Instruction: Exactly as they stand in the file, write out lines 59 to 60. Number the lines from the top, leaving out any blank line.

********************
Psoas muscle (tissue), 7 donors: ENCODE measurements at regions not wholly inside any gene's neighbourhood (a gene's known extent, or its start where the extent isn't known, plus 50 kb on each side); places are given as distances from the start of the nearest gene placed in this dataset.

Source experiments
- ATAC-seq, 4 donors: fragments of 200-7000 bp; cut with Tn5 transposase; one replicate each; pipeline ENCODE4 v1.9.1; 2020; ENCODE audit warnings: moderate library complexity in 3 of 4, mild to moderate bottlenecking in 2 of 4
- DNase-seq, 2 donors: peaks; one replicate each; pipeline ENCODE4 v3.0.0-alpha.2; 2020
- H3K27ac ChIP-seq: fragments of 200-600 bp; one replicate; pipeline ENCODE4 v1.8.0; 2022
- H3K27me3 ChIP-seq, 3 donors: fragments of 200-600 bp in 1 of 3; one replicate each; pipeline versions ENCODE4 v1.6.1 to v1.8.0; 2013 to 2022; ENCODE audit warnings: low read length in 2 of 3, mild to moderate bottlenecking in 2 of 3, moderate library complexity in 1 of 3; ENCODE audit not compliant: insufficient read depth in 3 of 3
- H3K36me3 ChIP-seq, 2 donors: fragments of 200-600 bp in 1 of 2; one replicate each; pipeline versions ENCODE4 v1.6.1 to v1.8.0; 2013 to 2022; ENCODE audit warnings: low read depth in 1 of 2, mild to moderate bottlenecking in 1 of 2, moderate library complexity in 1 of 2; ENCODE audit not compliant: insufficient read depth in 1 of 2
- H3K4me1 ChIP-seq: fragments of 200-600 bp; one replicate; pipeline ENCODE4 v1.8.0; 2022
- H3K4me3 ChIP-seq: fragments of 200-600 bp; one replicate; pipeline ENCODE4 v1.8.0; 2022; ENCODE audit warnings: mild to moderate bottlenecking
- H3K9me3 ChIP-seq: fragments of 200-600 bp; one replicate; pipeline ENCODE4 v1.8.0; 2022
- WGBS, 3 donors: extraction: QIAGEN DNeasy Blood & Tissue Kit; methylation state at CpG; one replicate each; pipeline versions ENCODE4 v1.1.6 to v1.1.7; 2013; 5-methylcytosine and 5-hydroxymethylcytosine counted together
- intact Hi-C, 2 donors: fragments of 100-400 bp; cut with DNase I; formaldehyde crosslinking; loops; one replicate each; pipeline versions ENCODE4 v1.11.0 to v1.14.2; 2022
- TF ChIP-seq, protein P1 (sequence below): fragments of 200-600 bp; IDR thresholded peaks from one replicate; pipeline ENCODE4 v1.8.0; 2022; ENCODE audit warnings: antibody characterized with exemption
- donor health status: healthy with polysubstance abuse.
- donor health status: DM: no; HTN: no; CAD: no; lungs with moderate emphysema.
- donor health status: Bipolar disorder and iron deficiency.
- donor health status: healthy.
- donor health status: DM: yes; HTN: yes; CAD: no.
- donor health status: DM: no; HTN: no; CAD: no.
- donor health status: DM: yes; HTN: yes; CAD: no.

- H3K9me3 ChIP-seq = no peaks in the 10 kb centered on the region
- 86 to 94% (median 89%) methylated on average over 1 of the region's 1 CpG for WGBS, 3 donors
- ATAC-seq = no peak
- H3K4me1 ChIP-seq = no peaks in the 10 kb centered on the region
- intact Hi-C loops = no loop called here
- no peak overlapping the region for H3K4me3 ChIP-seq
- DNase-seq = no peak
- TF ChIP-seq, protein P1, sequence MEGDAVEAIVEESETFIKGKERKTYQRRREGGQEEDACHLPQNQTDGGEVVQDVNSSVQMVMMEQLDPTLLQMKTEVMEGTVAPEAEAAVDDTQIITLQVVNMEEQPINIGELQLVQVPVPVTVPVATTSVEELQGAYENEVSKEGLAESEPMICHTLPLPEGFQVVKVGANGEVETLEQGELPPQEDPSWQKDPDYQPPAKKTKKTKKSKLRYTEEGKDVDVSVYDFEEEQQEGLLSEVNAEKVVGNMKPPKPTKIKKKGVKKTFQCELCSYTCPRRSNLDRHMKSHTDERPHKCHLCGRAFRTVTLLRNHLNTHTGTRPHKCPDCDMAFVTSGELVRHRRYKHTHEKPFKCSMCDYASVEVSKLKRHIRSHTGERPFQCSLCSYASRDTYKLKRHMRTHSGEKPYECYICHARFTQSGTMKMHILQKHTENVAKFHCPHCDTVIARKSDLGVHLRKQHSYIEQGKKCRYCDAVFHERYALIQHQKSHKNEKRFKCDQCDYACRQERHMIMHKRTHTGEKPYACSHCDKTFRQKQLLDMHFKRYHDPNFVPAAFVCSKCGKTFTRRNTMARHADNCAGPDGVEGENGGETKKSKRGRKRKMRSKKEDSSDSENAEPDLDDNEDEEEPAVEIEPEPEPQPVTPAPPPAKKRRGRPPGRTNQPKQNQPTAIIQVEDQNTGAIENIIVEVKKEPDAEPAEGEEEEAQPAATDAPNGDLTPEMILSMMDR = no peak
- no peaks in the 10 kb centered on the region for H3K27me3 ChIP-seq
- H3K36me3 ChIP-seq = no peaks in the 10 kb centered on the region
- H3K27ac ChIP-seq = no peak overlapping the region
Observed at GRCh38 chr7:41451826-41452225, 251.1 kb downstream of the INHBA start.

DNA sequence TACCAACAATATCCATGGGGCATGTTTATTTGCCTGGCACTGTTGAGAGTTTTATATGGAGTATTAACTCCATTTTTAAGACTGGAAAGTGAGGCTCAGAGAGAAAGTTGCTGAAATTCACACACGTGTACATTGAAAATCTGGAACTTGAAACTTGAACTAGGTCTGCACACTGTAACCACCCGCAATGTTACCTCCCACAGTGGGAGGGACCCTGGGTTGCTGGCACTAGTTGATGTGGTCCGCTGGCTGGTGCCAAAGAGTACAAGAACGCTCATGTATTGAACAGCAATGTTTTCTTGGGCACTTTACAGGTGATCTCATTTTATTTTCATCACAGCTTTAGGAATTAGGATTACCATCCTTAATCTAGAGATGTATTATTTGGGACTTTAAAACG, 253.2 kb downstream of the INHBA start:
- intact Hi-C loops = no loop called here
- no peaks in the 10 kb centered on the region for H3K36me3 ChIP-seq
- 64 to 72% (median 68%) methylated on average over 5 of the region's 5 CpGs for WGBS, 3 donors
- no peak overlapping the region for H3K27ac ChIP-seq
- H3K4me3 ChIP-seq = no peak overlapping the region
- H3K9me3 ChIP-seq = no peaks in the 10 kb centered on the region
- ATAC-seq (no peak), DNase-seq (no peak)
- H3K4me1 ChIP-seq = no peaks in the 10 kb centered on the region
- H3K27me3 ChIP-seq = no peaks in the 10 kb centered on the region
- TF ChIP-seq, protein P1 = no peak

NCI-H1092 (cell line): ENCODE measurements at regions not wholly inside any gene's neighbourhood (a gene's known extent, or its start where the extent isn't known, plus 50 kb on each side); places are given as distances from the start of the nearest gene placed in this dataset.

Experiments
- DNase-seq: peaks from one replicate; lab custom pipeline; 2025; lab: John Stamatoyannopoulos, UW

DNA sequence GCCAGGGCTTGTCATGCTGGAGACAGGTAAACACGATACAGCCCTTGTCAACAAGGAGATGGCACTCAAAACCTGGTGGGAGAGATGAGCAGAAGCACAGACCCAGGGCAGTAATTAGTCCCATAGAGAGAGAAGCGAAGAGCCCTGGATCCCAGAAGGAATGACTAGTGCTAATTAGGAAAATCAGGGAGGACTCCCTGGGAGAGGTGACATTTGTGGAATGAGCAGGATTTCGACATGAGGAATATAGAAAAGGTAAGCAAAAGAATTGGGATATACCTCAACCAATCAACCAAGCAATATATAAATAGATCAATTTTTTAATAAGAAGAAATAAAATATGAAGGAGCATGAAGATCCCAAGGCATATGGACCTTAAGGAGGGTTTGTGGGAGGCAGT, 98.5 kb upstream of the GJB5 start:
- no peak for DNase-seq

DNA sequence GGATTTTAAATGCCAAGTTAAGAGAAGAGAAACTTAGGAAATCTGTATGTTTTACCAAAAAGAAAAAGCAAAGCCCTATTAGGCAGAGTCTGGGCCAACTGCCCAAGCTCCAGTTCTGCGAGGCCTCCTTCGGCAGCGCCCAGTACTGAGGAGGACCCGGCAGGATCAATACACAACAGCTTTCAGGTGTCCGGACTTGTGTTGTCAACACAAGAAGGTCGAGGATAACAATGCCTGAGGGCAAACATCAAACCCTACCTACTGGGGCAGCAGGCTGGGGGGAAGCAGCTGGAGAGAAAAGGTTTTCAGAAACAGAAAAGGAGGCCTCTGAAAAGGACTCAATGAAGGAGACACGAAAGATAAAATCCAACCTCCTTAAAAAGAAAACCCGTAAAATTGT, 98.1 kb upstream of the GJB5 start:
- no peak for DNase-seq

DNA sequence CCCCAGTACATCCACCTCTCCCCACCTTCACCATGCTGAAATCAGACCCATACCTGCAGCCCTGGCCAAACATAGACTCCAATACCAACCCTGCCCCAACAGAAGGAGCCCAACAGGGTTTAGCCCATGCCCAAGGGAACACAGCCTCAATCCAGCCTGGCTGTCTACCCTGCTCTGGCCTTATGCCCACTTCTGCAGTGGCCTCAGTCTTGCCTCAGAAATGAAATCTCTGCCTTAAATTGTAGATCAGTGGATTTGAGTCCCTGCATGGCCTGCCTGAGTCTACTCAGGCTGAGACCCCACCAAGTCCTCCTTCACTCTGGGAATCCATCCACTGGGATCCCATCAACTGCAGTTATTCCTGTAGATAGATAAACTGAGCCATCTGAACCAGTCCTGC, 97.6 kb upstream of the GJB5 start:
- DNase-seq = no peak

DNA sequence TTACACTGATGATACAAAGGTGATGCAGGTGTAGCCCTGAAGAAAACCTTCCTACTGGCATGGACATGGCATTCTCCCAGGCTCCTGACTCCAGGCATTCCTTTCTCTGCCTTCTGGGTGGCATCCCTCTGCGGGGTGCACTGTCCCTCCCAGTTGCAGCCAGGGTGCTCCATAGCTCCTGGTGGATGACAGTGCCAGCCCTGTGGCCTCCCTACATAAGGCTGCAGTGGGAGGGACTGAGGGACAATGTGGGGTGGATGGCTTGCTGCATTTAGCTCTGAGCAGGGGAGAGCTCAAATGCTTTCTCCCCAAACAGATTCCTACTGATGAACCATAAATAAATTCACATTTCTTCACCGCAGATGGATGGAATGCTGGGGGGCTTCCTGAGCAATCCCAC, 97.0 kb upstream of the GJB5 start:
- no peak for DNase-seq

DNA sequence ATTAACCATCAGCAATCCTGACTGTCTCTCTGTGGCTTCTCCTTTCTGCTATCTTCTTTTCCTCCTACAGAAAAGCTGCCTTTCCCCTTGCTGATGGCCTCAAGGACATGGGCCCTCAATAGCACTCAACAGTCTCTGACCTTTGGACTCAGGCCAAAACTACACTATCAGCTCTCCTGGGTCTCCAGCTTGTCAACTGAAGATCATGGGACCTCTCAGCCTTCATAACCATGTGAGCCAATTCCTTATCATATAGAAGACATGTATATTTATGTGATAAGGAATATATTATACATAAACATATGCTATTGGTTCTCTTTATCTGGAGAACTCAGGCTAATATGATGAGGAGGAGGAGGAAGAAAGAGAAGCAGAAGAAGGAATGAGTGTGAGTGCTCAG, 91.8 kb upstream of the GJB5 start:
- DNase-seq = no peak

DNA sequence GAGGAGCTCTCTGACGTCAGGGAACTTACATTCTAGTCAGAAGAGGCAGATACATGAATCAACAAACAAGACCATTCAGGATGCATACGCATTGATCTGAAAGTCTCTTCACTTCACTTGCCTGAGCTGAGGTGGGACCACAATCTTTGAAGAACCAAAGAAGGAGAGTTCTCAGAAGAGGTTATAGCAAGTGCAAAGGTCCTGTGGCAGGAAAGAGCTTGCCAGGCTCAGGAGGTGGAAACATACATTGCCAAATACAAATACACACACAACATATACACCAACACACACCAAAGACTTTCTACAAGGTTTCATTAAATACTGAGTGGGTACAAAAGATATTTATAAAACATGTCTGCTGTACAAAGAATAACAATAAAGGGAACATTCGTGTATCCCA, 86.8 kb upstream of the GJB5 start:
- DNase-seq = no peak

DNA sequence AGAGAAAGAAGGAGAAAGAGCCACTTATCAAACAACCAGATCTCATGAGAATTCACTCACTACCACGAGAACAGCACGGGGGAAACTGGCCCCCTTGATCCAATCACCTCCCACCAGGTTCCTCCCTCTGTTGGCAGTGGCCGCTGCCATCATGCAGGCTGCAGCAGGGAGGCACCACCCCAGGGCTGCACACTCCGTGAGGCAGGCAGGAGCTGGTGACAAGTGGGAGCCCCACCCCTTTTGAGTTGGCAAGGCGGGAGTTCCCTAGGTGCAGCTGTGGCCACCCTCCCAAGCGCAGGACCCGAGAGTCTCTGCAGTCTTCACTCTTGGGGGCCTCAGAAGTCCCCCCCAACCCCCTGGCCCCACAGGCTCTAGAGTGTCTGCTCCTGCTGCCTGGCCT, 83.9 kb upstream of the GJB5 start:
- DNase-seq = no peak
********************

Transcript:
DNA sequence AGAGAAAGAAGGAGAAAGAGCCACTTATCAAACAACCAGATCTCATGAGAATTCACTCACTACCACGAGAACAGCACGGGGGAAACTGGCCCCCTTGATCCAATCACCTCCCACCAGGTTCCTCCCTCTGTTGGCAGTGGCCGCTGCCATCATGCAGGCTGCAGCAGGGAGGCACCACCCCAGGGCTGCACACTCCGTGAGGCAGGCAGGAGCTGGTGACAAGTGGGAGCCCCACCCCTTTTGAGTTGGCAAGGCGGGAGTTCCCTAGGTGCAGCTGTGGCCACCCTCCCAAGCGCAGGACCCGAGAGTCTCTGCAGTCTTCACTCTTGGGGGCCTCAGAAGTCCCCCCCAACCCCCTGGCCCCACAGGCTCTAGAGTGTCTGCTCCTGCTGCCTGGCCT, 83.9 kb upstream of the GJB5 start:
- DNase-seq = no peak